A lawyer must always act competently to protect the confidentiality of clients’ information, regardless of how that information is stored/transmitted, but this task may be more difficult when the information is being transmitted and/or stored electronically through third-party software and storage providers. The lawyer is not required, of course, to absolutely guarantee that a breach of confidentiality cannot occur when using an outside service provider. Rule 1.6 only requires the lawyer to act with reasonable care to protect information relating to the representation of a client. See Rule 1.6(d). When a lawyer is using cloud computing or any other technology that involves the use of a third party for the storage or transmission of data, the lawyer must follow Rule 1.6(b)(6) and exercise care in the selection of the vendor, have a reasonable expectation that the vendor will keep the data confidential and inaccessible by others, and instruct the vendor to preserve the confidentiality of the information. The lawyer will have to examine the third party provider’s use of technology and terms of service in order to know whether it adequately safeguards client information, and if the lawyer is not able to make this assessment on her own, she will have to consult with someone qualified to make that determination.7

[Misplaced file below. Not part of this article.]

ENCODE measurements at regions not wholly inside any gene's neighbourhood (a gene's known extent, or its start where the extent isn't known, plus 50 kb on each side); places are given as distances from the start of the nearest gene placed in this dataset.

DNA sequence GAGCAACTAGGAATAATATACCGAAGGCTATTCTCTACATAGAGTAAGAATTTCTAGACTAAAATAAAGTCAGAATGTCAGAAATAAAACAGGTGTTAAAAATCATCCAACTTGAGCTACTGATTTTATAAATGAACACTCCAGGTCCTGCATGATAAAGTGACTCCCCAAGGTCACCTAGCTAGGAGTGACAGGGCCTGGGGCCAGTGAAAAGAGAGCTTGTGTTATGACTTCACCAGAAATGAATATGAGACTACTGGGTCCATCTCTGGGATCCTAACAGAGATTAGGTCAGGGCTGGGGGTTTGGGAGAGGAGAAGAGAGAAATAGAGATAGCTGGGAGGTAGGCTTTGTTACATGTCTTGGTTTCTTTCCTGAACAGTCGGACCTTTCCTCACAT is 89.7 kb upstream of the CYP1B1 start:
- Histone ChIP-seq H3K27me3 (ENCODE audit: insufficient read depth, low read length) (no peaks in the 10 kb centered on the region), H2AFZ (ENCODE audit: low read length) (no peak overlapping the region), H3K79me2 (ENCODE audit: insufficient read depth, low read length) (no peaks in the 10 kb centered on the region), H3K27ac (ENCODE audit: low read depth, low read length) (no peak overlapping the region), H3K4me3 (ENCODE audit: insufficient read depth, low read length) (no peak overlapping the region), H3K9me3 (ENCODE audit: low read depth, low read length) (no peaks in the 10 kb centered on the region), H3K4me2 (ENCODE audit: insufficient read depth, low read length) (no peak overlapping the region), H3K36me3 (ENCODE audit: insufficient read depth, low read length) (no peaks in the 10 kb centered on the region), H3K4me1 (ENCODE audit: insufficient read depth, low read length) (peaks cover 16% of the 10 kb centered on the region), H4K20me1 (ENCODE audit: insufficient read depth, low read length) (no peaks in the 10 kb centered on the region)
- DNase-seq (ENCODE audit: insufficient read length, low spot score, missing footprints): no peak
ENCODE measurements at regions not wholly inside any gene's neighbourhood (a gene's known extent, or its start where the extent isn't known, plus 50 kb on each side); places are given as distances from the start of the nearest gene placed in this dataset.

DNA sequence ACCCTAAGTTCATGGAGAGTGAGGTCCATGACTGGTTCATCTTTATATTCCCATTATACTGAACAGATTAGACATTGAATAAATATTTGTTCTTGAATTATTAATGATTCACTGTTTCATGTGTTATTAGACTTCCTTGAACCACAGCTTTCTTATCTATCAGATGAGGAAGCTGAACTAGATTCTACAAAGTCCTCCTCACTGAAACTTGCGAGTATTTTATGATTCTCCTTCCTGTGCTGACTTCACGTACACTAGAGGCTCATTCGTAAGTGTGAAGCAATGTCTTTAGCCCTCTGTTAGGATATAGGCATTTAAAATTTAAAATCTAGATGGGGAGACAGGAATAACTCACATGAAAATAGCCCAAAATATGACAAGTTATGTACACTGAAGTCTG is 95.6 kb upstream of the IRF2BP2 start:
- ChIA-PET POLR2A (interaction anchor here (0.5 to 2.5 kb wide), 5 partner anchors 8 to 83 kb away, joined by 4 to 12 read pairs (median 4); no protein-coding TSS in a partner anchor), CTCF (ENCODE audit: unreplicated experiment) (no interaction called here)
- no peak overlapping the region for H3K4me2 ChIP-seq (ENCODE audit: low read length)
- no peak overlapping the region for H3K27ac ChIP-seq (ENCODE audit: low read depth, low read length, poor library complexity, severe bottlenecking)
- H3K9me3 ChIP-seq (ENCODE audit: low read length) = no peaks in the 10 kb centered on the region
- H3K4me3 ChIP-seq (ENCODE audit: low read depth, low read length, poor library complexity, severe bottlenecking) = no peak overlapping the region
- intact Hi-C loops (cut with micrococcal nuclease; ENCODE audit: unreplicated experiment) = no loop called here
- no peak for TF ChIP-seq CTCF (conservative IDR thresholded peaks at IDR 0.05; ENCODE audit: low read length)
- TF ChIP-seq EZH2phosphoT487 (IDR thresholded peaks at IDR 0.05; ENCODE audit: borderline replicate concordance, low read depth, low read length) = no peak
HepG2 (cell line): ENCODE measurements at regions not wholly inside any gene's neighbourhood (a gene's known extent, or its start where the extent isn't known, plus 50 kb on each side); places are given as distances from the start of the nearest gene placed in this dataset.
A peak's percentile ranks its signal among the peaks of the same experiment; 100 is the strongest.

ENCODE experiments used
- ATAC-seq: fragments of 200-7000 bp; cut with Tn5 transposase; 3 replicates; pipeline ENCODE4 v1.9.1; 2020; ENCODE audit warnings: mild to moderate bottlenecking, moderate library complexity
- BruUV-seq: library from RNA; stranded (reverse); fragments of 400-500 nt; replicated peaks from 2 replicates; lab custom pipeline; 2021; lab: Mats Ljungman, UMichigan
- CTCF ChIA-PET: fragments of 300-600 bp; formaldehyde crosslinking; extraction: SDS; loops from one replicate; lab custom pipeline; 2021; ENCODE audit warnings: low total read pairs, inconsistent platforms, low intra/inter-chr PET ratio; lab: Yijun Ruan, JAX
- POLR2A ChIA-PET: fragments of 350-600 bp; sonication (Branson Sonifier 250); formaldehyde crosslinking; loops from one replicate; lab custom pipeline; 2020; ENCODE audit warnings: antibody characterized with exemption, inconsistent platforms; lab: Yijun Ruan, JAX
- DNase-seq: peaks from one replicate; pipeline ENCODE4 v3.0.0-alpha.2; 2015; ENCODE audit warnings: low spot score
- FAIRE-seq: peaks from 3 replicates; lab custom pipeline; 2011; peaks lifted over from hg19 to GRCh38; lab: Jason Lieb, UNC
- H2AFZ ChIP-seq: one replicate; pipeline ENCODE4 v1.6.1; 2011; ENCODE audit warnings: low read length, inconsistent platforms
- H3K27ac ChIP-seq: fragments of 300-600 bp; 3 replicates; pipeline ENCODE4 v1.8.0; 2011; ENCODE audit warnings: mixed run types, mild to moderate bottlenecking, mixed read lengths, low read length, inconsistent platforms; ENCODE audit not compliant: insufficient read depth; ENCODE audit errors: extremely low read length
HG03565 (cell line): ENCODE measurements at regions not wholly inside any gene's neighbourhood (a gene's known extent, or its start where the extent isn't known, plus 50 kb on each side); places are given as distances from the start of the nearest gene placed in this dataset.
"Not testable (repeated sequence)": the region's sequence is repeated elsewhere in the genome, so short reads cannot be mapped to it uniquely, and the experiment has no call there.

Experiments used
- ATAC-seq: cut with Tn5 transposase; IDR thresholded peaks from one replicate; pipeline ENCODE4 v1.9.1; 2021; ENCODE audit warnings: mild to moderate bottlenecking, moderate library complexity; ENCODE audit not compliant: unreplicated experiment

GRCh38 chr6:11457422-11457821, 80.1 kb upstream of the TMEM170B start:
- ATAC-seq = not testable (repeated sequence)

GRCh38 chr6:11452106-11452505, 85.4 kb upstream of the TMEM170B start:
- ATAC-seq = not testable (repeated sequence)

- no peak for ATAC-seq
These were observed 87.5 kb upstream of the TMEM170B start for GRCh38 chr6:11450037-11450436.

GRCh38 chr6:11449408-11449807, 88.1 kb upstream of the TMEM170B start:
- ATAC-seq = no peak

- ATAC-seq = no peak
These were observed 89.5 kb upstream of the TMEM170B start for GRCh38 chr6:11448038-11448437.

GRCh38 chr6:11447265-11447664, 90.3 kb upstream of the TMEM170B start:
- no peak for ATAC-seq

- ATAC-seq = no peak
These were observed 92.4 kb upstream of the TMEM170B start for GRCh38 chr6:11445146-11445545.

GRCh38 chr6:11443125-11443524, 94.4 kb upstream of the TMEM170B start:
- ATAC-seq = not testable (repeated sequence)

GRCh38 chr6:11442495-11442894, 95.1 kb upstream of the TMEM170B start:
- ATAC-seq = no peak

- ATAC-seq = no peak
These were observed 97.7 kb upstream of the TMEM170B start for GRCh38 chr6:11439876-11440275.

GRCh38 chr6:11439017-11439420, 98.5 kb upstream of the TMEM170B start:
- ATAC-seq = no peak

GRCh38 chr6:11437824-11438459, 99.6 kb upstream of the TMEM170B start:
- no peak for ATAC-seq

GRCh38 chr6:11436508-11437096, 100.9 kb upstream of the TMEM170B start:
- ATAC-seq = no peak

Similarly, although the method of communication does not affect the lawyer’s duty to communicate with the client, if the communication will be conducted primarily or entirely electronically, the lawyer may need to take extra precautions to ensure that communication is adequate and that it is received and understood by the client. The Committee previously concluded in LEO 1791 that a lawyer could permissibly represent clients with whom he had no in-person contact, because Rule 1.4 “in no way dictates whether the lawyer should provide that information in a meeting, in writing, in a phone call, or in any particular form of communication. In determining whether a particular attorney has met this obligation with respect to a particular client, what is critical is what information was transmitted, not how.” On the other hand, one of the aspects of communication required by Rule 1.4 is that a lawyer must “explain a matter to the extent reasonably necessary to permit the client to make informed decisions regarding the representation.” Use of the word “explain” necessarily implies that the lawyer must take some steps beyond merely providing information to make sure that the client actually is in a position to make informed decisions. A lawyer may not simply upload information to an Internet portal and assume that her duty of communication is fulfilled without some confirmation from the client that he has received and understands the information provided.